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Is Stearalkonium Chloride Bad for Hair?

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Is Stearalkonium Chloride Bad for Hair? Learn everything about Stearalkonium and whether or not it is safe for you in this article!

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The cosmetic industry is continuously growing owing to the demand for newer skin and hair products. Research in this sphere has led to the discovery of new chemicals. However, their use in these products has both beneficial and detrimental effects. One such chemical is Stearalkonium chloride, a cationic ammonium salt derived from stearic acid, a fatty acid found in plants and animals.

Stearalkonium chloride is a ‘positively charged salt that attracts and binds the negatively charged proteins.’ It was initially famous as a fabric softener in the fabric industry. Consecutively, industries began to use it in hair care products as it is a cheaper alternative to expensive natural hair conditioners. Hair products like rinses, conditioners, hair setting lotions, and bleaches contain it and it is also popular as an anti-static agent and a surfactant. Its antimicrobial properties make it a good preservative too. It softens and conditions hair and adds shine to it, helping to maintain tangle-free hair. Regulatory bodies approve it for use in hair products in small concentrations. This is because small concentrations are non-toxic and safe for use.

Is Stearalkonium chloride safe for use on hair?

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Stearalkonium chloride is safe for use in the concentration specified, between 0.1 % and 5%. Animal studies have shown that it causes skin and eye irritation in higher concentrations (25% in solution). Some animal studies show skin irritation and sense organ effects when used around the eyes, lips, and mouth.

According to the Cosmetics Database, it is a low hazard ingredient that raises concerns regarding organ system toxicity and irritation. A peer-reviewed publication, Reproductive toxicology( Elmsford NY), states that the chemical compound decreases fertility in mice. In higher concentrations, it also has adverse effects on the nervous system. Moreover, long term use can potentially make your hair brittle and dry.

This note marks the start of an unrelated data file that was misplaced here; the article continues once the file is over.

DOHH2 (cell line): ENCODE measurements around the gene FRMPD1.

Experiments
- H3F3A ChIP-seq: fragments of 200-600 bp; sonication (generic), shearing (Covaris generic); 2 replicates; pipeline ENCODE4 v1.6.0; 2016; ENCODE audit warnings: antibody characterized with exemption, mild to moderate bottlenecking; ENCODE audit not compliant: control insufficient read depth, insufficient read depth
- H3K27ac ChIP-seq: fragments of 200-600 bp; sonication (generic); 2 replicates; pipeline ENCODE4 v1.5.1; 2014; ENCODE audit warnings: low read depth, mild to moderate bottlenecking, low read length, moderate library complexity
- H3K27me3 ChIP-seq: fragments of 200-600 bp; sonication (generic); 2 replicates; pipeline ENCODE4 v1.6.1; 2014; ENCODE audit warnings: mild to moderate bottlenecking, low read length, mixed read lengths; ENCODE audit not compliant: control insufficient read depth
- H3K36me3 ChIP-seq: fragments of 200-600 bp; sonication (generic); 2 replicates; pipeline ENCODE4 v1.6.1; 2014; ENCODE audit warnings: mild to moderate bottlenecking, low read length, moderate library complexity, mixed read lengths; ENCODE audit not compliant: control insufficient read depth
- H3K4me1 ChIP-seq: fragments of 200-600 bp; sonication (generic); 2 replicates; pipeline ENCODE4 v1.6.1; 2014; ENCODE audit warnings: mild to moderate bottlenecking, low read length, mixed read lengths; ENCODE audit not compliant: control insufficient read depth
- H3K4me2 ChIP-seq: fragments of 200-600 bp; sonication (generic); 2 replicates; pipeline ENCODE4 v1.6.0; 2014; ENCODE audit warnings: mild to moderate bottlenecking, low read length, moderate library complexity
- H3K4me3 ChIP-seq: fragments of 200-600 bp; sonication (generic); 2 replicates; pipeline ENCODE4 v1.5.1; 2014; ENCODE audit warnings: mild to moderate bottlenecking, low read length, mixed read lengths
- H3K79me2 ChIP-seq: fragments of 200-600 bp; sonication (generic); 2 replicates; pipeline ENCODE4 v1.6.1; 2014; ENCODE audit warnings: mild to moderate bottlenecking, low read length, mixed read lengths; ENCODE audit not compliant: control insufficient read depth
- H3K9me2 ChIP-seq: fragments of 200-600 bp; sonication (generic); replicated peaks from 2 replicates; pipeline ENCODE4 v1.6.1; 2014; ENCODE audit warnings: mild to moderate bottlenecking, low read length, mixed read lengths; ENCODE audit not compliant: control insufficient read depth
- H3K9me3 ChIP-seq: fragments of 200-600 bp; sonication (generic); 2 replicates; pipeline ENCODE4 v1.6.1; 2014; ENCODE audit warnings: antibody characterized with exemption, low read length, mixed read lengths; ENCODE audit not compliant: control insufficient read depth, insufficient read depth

Studies show that concentrations of 25% stearalkonium chloride produce severe eye irritation in rabbits, according to the International Journal of Toxicology. Hence, presently allowed concentrations in hair products are safe. Though touted as safe in limited concentrations, the potential harm that stearalkonium chloride can cause makes you ponder if there are safer alternatives.

Cheap and readily available options to condition your hair include bananas, gooseberry, hibiscus petals, avocados, coconut oil, coconut milk, aloe Vera, jojoba oil, and yogurt, to name a few. Here are a few recipes to make your own shampoo/conditioner at home.

1. DIY Shampoo

DIY Shampoo


  • 1/2 cup coconut milk
  • 2/3 cup pure olive oil liquid soap
  • 30 drops jasmine essential oil
  • 2 tsp extra virgin olive oil


Combine all the ingredients in an empty shampoo bottle and shake it well before using it. You can use apple cider vinegar diluted in water for a final rinse after using this shampoo but that might leave a pungent smell behind. The shelf life of this shampoo is two months.

2. Hair Shine Shampoo


  • 1/4 cup distilled water
  • 1/4 cup liquid olive oil or Castile soap
  • 1 tsp glycerin
  • 1/4 Cup Aloe Vera Gel
  • 1/4 tsp avocado oil


Mix all the ingredients in a bowl and add it into a shampoo bottle. Apply on the hair and leave it on for about 20 minutes. Then wash off with water. Remeber to shake it well before using it everytime so that the oils don’t settle at the bottom.

3. Conditioning and Nourishing Shampoo

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  • 1/4 cup distilled water
  • 1/4 cup liquid Castile soap
  • 2 tsp jojoba oil
  • 10 drops coconut oil


Mix all the ingredients and store in a bottle. Apply it on your scalp and rinse your hair after using it.

By making and using homemade products, you remain aware and control the ingredients and their purity. Using natural products reduces the risk of harmful side effects and is, more often than not, economical.

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